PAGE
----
Reincarnation Ruminations


Before we continue with Harold’s thread on reincarnation, I thought it might be a good idea to make a quick general overview of some thoughts on subject.

Reincarnation is the doctrine that a person’s soul or spirit returns to life in a new physical body after it dies. A central tenet of religions of the East, in the West (read the Abrahamic faiths) it has mostly been rejected as an official doctrine in favor of the doctrine of an eternal afterlife in a heaven or hell, and/or a final ontological resurrection. One of the main differences in these doctrines between East and West seems to hinge upon each culture’s overall understanding of time. In the East, time is mainly viewed as cyclical, wherein the same patterns are repeated over and over, whereas the West views time as predominantly linear, a historical process with no real “do overs” and which culminates in a final end. But what if this East/West dichotomy isn’t an either/or issue but rather a both/and one? Where would that lead us?

In his “Covenant of the Heart” Valentin Tomberg, a traditional Roman Catholic, writes from the both/and perspective: 

The view that repeated earthly lives are possible belongs to the realm of freely acceptable or rejectable opinions. In particular, Jesus Christ himself basically indicated this view by saying to his disciples regarding John: “And if ye will receive it, he is Elijah who was to come (Matt. 11,13). “If ye will receive it”: nothing can clearly and surely express the fact that the reappearance of Elijah in John – and with it the entire complex of reincarnation – does not belong to the essential truths of salvation, but to the sphere of freely acceptable or rejectable opinions. Correspondingly, the antithesis of reincarnation – that there exists only one single life on earth – also belongs to the realm of opinions freely open for acceptance or rejection…. For a Christian who is wholly oriented toward the ideal of resurrection and who at the same time is convinced (through experience) of repeated earthly lives, reincarnation signifies the possibility granted by divine goodness and mercy for every human being to tread the whole path of earthly experience in fulfillment of the earthly task until its completion, i.e. until resurrection. Reincarnation means to him a step-by-step preparation for resurrection as an overcoming of death…. For just as the ideal state of eternal remembrance (unforgetting) is preceded by a rhythmic alternation of forgetting and remembrance – and as the ideal state of full awakening of consciousness is preceded by rhythmic alternation of sleeping and waking – so for the Christian who is convinced of reincarnation, the ideal state of deathlessness (resurrection) is preceded by the rhythmic alternation of death and birth.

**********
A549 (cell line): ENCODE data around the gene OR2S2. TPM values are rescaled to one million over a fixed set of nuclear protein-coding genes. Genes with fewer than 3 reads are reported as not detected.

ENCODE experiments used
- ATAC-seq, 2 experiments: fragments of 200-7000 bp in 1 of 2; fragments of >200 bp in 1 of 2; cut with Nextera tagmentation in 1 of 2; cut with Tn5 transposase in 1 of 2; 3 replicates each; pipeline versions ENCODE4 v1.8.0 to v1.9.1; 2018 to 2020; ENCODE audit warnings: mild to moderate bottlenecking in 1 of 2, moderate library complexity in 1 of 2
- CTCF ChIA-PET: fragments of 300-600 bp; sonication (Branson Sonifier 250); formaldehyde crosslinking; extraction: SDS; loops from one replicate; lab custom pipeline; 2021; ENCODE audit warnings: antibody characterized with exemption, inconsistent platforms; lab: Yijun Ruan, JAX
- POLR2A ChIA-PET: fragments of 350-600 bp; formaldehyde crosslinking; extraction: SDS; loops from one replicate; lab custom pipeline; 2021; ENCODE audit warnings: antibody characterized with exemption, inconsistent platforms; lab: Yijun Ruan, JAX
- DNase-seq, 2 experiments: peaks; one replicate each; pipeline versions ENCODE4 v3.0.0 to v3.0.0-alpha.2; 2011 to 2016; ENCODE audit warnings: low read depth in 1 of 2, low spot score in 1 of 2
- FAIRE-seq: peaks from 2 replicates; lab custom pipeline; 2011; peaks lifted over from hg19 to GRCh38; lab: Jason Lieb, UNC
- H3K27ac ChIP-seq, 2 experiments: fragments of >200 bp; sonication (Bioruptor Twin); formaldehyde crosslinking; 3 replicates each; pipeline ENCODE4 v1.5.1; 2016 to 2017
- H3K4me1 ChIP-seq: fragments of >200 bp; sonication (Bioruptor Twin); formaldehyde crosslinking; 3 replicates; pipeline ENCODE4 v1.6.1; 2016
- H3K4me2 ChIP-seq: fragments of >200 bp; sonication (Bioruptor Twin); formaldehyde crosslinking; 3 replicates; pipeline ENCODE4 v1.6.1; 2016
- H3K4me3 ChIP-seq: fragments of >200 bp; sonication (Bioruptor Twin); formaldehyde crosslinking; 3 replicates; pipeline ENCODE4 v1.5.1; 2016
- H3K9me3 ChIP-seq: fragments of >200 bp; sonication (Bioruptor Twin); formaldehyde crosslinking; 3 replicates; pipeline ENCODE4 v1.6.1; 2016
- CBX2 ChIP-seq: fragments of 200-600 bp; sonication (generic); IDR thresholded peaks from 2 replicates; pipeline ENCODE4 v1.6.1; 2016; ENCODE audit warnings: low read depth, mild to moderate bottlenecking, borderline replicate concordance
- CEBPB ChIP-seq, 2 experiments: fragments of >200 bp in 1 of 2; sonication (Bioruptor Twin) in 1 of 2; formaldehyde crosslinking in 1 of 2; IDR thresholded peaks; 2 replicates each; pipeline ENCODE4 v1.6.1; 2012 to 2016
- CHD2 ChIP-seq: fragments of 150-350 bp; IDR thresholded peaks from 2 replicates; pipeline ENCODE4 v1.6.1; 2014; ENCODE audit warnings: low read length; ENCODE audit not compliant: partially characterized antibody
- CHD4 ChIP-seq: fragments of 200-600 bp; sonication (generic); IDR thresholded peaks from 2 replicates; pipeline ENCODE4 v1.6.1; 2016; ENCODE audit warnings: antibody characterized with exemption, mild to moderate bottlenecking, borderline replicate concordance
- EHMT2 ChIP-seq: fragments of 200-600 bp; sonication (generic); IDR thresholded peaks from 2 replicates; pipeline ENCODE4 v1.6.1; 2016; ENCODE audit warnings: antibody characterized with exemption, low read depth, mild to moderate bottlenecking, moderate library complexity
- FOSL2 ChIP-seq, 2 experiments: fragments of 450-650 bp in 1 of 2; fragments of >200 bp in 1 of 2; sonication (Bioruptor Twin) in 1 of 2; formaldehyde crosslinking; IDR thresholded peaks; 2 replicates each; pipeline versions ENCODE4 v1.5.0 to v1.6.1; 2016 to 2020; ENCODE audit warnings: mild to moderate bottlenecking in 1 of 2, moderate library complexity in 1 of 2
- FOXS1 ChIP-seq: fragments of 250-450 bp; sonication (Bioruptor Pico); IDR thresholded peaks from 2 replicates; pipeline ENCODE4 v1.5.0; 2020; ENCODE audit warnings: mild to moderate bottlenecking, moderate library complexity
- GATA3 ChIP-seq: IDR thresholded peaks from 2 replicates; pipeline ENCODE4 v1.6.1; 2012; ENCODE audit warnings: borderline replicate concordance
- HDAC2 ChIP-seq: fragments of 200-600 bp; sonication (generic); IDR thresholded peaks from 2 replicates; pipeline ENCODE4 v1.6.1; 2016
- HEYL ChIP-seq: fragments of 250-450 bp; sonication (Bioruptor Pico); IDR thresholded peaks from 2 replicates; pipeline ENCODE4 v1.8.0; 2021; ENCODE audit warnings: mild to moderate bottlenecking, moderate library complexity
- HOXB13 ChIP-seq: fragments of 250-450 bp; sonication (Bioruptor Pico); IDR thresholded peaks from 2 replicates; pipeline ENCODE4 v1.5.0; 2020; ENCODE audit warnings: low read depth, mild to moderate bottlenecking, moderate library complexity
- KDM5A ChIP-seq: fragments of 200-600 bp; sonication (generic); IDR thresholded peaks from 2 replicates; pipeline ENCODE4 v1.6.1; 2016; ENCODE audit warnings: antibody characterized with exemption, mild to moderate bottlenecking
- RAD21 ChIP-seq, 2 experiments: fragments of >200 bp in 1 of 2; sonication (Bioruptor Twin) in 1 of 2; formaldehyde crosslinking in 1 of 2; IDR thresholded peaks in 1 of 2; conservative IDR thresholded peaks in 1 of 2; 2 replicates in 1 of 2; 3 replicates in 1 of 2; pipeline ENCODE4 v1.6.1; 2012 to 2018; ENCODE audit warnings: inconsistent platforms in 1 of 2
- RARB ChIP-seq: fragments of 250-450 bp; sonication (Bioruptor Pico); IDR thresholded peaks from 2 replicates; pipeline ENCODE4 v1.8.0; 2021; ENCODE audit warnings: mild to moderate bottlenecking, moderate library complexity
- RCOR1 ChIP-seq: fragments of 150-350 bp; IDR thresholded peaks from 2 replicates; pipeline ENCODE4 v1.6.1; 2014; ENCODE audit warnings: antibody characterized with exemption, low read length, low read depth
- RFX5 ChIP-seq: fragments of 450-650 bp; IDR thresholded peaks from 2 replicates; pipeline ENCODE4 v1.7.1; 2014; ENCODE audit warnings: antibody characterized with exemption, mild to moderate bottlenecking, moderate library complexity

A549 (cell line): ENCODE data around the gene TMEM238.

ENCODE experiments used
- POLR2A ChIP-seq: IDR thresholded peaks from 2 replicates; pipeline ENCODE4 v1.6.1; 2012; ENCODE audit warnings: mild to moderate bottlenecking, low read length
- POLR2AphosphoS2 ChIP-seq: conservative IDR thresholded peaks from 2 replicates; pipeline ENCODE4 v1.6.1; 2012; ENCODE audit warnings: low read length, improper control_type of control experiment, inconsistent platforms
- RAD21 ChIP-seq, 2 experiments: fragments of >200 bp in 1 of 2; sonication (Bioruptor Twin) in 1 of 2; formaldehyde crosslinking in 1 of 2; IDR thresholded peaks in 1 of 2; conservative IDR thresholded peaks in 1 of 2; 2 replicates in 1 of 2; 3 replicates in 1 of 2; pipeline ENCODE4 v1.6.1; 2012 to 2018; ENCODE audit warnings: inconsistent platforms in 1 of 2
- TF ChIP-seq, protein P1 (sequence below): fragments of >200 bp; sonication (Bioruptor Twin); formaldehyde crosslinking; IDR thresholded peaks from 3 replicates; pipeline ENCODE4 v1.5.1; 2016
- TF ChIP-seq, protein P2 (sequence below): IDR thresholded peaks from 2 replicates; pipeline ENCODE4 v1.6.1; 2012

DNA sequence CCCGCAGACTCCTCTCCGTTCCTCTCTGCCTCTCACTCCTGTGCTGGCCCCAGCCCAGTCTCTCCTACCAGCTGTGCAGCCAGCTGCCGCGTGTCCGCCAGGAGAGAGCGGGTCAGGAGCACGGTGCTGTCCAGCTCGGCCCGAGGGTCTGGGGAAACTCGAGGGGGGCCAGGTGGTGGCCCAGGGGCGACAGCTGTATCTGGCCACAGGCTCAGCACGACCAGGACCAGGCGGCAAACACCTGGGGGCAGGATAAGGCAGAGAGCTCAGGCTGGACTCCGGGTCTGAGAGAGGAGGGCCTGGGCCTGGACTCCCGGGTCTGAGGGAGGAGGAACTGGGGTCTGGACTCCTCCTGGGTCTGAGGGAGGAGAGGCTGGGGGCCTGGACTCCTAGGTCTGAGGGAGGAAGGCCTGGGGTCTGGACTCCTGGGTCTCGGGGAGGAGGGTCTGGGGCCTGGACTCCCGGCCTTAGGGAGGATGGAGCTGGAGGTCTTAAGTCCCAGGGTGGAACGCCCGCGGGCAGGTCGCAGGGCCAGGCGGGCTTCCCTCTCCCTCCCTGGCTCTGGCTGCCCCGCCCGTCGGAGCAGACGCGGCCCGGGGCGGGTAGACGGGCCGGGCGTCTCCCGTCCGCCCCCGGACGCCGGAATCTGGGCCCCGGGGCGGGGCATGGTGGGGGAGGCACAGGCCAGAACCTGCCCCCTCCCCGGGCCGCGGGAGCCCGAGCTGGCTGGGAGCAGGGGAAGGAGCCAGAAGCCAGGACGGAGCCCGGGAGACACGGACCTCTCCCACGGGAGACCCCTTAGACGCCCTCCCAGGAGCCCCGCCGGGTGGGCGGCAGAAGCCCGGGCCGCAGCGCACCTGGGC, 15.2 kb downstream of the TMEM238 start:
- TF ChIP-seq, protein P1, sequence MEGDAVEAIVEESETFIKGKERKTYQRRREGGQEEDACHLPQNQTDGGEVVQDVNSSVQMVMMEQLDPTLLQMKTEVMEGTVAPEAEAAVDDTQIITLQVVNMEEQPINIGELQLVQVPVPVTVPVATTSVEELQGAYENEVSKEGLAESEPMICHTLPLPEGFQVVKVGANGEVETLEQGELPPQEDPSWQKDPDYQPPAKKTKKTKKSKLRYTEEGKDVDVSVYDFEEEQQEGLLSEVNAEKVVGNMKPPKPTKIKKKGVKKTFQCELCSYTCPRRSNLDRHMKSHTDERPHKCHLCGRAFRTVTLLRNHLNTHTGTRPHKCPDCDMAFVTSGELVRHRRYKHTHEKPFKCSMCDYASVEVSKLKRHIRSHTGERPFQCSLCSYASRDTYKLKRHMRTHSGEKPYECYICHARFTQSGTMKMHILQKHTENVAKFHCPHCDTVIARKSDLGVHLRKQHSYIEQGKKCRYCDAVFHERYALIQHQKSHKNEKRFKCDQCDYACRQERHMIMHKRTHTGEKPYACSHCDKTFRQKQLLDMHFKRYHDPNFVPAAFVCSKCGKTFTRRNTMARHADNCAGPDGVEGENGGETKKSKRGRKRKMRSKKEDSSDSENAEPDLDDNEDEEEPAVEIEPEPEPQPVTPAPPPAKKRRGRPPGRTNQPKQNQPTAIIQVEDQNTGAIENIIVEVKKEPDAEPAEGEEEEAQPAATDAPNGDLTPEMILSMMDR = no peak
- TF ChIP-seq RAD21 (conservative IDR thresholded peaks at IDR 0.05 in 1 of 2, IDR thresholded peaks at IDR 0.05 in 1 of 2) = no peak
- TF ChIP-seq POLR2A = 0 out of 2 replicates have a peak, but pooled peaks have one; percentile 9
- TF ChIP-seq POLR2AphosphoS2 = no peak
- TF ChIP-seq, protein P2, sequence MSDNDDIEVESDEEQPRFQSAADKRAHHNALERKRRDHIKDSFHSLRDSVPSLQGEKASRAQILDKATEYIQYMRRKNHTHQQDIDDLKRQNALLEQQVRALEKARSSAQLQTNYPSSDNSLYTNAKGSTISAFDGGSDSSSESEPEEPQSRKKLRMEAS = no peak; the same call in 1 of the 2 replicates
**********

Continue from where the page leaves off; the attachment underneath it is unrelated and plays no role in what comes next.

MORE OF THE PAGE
What do YOU think? We’ll continue whith Preston Harold’s thoughts in our next post. Until then, peace.

Born Again


Dr. Rolf Alexander says, “if we accept the idea that the development of consciousness is the great purpose behind evolution, then the scrapping of each individual human mind at death of the physical body would be a most wasteful, tedious, and unnecessary process…. At every stage in the development of the embryo, there is evidence that a phase of the mind directing the construction detaches itself from the process and moves ‘upstairs,’ as it were, to initiate new construction on a higher level.”

Preston Harold says this “moving upstairs” is what the Authority-Ego appears to do also after birth is accomplished. Speaking as it’s symbol, Jesus says, “I go to prepare a place for you…I will come again, and receive you unto myself; that where I am you may be also.” –John 14:3-4

Harold states:

Jesus’ acceptance of the principle of reincarnation is simple, final, and basically interwoven into His message – He says, “Ye must be born again.” If Jesus is true, this statement must be true as regards conscious rebirth in life and rebirth into life after death.

 When Nicodemus asks Jesus concerning rebirth “how can these things be?” (John 3:3-9) Harold says…